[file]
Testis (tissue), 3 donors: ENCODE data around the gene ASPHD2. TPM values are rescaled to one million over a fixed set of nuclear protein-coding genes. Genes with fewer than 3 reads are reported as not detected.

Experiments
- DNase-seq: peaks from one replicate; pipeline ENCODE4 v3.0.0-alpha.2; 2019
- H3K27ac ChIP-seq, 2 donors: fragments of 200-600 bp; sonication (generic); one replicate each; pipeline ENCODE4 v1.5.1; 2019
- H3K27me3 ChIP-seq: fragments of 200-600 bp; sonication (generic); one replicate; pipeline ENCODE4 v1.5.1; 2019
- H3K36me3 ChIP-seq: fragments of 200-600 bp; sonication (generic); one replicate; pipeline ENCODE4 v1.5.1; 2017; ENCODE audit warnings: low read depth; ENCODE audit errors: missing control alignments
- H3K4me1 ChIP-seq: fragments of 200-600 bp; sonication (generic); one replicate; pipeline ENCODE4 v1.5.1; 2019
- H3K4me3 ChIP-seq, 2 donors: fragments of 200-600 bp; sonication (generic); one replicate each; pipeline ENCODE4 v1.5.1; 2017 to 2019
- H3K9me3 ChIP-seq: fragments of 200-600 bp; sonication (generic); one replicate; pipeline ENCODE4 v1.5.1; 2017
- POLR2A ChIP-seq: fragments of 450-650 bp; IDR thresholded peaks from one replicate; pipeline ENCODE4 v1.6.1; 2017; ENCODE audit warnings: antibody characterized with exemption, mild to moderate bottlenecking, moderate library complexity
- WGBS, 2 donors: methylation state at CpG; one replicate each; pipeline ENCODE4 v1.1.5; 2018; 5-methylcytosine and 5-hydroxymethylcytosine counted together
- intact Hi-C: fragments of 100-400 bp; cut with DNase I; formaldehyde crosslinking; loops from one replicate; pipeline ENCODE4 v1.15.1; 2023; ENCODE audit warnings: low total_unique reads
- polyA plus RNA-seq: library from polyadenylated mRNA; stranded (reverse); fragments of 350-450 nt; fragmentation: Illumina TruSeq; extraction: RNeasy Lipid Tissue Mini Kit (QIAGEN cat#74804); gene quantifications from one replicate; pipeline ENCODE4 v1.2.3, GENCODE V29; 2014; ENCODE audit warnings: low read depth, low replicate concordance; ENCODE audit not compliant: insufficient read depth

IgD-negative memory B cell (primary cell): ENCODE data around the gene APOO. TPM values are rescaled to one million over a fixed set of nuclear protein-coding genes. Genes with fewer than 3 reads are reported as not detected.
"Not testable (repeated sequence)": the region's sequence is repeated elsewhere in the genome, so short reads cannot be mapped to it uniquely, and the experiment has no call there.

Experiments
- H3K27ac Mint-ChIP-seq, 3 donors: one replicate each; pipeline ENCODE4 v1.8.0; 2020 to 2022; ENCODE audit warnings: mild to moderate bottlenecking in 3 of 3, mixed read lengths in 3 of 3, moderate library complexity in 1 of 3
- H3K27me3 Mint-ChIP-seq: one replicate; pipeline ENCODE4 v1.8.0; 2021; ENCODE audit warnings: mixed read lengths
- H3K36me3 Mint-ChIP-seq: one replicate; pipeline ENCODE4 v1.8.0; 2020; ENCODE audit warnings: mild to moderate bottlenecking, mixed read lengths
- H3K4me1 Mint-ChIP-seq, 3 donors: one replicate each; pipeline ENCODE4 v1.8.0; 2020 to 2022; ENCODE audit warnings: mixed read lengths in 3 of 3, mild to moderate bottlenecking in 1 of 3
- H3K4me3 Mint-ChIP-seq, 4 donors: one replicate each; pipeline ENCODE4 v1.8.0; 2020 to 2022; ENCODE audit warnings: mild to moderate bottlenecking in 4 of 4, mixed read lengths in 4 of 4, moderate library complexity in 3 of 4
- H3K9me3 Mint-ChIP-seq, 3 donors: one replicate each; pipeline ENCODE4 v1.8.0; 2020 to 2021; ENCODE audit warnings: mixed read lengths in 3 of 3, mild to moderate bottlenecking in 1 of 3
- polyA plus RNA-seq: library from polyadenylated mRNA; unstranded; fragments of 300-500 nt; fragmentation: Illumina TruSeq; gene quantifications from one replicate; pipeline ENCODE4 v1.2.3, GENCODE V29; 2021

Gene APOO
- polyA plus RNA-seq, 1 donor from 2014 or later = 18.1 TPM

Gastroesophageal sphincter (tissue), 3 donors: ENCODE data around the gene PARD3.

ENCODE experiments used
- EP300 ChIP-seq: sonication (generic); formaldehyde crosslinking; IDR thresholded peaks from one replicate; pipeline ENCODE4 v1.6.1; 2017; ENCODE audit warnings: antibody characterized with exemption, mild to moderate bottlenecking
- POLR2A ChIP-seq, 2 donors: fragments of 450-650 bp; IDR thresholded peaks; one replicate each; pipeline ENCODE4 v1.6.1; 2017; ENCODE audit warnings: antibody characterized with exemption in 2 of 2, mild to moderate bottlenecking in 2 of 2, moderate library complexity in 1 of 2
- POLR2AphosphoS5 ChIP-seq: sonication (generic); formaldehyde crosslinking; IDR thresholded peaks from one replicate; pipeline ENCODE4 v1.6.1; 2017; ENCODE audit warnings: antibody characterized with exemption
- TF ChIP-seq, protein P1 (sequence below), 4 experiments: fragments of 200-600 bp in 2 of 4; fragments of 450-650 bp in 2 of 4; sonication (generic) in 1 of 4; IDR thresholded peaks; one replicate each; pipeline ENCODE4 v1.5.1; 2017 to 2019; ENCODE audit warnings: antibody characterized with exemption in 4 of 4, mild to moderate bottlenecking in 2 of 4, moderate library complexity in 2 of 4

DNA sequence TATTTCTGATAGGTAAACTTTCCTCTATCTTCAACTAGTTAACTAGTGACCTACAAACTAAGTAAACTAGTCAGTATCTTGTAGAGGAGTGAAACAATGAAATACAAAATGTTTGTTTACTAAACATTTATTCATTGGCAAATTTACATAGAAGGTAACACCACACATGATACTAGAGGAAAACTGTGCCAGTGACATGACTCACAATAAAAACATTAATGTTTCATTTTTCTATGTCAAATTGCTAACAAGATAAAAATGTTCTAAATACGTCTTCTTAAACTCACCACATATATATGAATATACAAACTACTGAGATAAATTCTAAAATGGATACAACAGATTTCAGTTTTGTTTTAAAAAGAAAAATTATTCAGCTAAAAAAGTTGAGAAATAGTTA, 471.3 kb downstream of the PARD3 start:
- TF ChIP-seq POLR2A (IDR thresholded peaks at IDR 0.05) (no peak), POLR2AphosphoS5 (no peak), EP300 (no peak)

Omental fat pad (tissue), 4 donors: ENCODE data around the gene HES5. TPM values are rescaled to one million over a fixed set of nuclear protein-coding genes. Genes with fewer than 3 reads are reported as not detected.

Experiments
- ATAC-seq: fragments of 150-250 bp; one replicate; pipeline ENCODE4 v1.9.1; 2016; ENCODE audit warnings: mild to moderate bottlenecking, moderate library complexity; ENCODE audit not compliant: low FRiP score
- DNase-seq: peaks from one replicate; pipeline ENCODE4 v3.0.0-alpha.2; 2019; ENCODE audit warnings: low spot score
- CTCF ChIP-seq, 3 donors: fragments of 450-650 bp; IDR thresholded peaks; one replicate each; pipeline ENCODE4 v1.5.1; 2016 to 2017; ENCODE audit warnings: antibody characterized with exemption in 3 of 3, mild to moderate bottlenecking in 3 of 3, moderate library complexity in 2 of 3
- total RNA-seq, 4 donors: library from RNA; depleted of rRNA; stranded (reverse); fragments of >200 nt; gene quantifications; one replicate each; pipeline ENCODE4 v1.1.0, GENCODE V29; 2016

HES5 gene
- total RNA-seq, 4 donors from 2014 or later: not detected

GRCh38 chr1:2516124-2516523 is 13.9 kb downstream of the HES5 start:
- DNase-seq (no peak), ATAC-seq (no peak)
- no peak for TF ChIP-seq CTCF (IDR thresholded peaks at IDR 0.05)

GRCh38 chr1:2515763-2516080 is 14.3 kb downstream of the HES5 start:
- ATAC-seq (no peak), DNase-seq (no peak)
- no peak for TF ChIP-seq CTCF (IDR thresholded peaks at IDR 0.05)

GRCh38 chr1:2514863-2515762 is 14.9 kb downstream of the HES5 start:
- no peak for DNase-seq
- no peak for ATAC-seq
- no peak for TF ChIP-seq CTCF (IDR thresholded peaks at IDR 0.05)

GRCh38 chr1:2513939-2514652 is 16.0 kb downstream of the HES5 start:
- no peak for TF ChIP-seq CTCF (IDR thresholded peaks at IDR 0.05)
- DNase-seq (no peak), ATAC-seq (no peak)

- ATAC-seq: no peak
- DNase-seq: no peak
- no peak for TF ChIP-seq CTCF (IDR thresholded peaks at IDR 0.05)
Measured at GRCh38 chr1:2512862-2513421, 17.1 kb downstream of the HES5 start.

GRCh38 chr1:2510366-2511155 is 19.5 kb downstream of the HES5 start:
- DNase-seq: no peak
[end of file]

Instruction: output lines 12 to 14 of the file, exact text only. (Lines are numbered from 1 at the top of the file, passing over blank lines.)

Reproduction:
- intact Hi-C: fragments of 100-400 bp; cut with DNase I; formaldehyde crosslinking; loops from one replicate; pipeline ENCODE4 v1.15.1; 2023; ENCODE audit warnings: low total_unique reads
- polyA plus RNA-seq: library from polyadenylated mRNA; stranded (reverse); fragments of 350-450 nt; fragmentation: Illumina TruSeq; extraction: RNeasy Lipid Tissue Mini Kit (QIAGEN cat#74804); gene quantifications from one replicate; pipeline ENCODE4 v1.2.3, GENCODE V29; 2014; ENCODE audit warnings: low read depth, low replicate concordance; ENCODE audit not compliant: insufficient read depth

IgD-negative memory B cell (primary cell): ENCODE data around the gene APOO. TPM values are rescaled to one million over a fixed set of nuclear protein-coding genes. Genes with fewer than 3 reads are reported as not detected.